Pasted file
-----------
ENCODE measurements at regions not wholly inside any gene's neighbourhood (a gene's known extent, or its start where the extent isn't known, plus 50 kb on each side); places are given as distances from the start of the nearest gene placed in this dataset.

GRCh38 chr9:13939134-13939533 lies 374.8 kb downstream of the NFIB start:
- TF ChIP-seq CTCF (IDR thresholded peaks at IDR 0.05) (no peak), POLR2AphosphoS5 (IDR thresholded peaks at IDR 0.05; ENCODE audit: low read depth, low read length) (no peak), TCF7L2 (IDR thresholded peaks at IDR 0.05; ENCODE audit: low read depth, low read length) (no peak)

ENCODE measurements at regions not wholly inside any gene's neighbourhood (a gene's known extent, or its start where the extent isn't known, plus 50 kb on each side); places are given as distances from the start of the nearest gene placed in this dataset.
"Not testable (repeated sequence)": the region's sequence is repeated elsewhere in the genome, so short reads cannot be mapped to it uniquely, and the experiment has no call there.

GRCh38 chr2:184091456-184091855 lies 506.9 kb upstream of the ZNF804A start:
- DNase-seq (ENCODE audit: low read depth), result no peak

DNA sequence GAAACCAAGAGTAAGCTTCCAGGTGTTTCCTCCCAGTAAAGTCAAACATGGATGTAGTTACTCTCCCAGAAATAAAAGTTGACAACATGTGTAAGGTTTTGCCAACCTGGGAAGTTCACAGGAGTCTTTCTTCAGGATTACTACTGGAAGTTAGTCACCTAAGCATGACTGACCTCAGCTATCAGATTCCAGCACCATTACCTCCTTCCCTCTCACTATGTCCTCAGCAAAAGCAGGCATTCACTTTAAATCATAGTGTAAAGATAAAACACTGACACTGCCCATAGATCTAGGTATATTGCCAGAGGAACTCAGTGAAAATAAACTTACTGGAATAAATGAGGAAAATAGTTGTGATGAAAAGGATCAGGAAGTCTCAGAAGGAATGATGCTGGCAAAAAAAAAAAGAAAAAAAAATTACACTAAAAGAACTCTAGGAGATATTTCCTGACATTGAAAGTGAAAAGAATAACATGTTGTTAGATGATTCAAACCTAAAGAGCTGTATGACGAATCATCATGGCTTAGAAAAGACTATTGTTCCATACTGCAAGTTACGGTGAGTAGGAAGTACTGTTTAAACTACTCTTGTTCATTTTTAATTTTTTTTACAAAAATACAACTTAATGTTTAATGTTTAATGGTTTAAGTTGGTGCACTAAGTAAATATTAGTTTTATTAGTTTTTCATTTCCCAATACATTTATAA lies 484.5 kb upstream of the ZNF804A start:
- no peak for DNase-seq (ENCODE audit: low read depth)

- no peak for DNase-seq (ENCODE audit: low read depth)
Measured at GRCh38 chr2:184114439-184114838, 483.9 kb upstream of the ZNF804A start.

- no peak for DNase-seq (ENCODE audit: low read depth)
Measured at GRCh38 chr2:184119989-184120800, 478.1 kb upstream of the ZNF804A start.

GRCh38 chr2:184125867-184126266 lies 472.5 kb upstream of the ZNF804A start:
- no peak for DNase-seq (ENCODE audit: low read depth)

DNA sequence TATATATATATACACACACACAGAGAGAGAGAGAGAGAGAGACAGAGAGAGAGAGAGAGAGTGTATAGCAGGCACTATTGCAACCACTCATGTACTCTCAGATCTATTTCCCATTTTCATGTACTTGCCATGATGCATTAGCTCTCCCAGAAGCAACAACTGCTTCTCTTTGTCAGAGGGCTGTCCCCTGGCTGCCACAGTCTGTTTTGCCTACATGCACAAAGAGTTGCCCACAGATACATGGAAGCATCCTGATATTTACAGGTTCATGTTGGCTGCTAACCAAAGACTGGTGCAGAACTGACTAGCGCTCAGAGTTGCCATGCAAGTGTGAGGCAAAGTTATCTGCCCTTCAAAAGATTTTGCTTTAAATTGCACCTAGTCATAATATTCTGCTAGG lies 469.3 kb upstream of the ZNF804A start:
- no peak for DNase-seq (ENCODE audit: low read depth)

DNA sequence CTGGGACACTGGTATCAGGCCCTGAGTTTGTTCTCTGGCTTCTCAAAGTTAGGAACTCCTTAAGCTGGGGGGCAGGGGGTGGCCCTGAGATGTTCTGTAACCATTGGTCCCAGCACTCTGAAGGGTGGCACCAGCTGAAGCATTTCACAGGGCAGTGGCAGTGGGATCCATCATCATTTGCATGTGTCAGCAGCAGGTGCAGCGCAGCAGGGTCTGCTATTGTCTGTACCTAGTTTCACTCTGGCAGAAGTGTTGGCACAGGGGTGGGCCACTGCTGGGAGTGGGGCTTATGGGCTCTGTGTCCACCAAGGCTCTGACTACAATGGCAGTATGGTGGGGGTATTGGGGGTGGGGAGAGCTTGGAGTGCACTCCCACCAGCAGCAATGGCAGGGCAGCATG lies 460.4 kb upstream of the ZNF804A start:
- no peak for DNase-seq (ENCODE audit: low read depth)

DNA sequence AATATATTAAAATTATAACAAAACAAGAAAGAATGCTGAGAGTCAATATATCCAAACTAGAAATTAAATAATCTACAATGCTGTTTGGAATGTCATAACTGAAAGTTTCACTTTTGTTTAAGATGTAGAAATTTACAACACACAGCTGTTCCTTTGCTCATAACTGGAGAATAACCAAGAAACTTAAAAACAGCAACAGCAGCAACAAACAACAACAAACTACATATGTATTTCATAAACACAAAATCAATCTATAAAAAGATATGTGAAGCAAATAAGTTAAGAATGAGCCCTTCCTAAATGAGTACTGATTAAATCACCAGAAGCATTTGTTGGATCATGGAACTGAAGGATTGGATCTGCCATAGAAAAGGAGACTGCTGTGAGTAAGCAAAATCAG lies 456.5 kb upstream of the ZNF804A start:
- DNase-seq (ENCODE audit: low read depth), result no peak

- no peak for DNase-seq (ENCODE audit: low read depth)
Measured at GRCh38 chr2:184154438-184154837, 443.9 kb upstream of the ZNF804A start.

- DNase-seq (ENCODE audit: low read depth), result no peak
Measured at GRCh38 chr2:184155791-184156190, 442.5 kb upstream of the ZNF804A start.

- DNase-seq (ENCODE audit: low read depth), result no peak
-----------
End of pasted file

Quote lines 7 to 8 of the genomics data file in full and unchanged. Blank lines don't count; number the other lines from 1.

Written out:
- DNase-seq (ENCODE audit: low read depth), result no peak

DNA sequence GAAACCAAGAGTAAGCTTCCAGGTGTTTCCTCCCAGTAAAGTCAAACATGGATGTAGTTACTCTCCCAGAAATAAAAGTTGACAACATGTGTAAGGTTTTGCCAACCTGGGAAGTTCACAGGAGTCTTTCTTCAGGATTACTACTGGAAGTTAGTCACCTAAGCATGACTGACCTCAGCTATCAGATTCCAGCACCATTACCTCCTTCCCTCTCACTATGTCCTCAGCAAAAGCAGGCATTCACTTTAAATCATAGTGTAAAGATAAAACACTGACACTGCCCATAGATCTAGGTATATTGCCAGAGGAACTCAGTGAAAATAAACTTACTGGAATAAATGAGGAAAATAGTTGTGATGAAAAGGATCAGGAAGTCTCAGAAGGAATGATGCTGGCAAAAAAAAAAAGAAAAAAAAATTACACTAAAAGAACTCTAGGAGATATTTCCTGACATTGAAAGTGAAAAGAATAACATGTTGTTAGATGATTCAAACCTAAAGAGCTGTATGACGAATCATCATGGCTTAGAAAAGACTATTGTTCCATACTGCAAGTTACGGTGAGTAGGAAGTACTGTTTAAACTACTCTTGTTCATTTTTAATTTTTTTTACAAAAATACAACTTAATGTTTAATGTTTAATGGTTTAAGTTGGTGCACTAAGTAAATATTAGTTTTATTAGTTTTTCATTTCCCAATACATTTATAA lies 484.5 kb upstream of the ZNF804A start: